But Sparks reported giving little to charity - just $65 - while Bentley donated more than 10 percent of his taxable income and wrote off six-figure losses that reduced what he had to pay to the federal government.
The 2010 governor's race is unusual because both nominees for governor have released their tax returns. In most elections, neither candidate does.
The tax returns offer a glimpse into the candidates' lives outside the political arena.
Sparks, who is no longer married, filed as a a single taxpayer who relies mostly on his salary as state agriculture commissioner.
Bentley filed a joint return with his wife, Martha, who's listed as a homemaker. The tax return presents Bentley as a a successful dermatologist in Tuscaloosa with a six-figure income who could afford to underwrite his Republican primary campaign with $1.9 million in personal loans.
Bentley unveiled his 2009 return in May and cited it as an example of the openness and ethics he wants to bring to state government.
Sparks released his tax return at the end of his debate with Bentley on Thursday night in Tuscaloosa. He pointed out the significant differences in taxes they paid last year and said Bentley had served in the Legislature for 7 years without "introducing one piece of legislation on ethics."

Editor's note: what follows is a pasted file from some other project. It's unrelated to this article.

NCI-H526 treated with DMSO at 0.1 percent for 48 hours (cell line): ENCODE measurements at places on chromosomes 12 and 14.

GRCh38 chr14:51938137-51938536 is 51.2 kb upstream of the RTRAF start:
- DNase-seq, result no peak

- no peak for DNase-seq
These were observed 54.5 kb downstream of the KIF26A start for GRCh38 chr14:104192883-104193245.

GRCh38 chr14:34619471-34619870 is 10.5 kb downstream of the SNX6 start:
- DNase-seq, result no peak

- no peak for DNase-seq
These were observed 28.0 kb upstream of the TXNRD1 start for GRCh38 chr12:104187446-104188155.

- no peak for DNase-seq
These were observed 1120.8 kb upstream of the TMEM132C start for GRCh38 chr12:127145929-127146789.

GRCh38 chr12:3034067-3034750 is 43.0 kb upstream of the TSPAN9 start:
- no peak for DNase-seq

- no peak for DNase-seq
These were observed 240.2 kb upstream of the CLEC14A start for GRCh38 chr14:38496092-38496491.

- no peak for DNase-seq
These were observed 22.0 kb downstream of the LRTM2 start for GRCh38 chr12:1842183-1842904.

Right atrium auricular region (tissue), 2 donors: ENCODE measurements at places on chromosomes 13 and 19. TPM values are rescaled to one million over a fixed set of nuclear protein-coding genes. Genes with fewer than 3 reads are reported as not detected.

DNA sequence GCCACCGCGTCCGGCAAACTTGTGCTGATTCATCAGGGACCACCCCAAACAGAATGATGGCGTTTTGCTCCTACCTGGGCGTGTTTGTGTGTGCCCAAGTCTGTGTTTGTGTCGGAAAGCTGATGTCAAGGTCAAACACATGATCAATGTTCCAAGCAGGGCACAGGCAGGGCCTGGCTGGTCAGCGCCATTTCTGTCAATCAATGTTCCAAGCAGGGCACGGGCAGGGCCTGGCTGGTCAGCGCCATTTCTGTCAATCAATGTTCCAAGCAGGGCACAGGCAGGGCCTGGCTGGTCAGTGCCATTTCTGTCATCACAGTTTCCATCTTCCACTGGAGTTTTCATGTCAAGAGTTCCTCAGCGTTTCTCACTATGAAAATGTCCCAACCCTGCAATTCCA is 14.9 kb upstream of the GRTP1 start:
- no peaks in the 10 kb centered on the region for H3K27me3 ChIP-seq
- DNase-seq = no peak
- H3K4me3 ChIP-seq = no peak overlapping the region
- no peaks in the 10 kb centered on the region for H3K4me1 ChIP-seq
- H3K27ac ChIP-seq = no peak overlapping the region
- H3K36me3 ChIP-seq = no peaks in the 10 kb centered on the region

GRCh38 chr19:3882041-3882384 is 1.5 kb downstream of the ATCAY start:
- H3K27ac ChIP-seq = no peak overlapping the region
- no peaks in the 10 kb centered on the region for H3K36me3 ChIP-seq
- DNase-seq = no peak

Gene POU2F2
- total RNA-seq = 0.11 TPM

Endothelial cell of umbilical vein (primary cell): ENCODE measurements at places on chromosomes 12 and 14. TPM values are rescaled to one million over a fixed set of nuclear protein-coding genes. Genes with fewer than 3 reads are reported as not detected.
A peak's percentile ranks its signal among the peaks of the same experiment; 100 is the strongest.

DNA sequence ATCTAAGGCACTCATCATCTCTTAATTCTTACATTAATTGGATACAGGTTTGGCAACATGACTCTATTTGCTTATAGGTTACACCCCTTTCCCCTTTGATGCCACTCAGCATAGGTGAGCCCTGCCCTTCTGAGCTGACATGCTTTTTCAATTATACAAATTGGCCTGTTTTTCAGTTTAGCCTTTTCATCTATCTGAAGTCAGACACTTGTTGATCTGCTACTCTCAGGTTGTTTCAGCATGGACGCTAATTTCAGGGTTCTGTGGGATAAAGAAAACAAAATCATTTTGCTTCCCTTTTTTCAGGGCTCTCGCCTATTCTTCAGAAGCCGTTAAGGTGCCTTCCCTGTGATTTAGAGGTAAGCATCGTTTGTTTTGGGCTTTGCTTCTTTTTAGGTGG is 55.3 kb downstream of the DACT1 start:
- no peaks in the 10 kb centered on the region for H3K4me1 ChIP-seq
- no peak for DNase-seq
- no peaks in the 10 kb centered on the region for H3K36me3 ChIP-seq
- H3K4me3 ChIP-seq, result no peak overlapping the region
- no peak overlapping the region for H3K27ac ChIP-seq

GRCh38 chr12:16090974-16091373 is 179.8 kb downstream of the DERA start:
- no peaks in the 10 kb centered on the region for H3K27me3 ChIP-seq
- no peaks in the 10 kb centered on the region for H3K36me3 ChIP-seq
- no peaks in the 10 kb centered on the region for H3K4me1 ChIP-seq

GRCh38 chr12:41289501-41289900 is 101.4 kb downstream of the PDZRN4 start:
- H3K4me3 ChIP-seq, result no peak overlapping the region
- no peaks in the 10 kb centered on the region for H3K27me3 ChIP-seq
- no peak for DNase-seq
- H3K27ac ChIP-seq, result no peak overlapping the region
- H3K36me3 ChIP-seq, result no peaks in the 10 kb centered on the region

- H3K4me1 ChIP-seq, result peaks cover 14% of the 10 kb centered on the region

Sparks reported $74,139 in taxable income on his federal income tax return for 2009, including $73,366 from his salary. He paid $11,981 in federal income taxes.
Bentley, who retired from his medical practice in May 2009 so he could run for governor, had $340,698 in income, but some of that was from a pension and Social Security that was not taxable. He also reported $120,380 in losses from real estate and his farm that reduced his total taxable income to $112,943. He paid $4,884 in federal income tax.
Some of the losses Bentley was able to write off on his federal tax return are not used by the state. His taxable income on his state return jumped to $206,940.
That meant Bentley paid $7,500 in state income tax, compared to Sparks' $2,463.
Another big difference between the two candidates was the charitable contributions they reported. Bentley listed $15,159, while Sparks put down $65.
Bentley's spokeswoman, Rebekah Mason, said he tithes to his church, First Baptist Church in Tuscaloosa, and that made up much of his charitable giving.
Voters will elect Alabama's next governor on Nov. 2.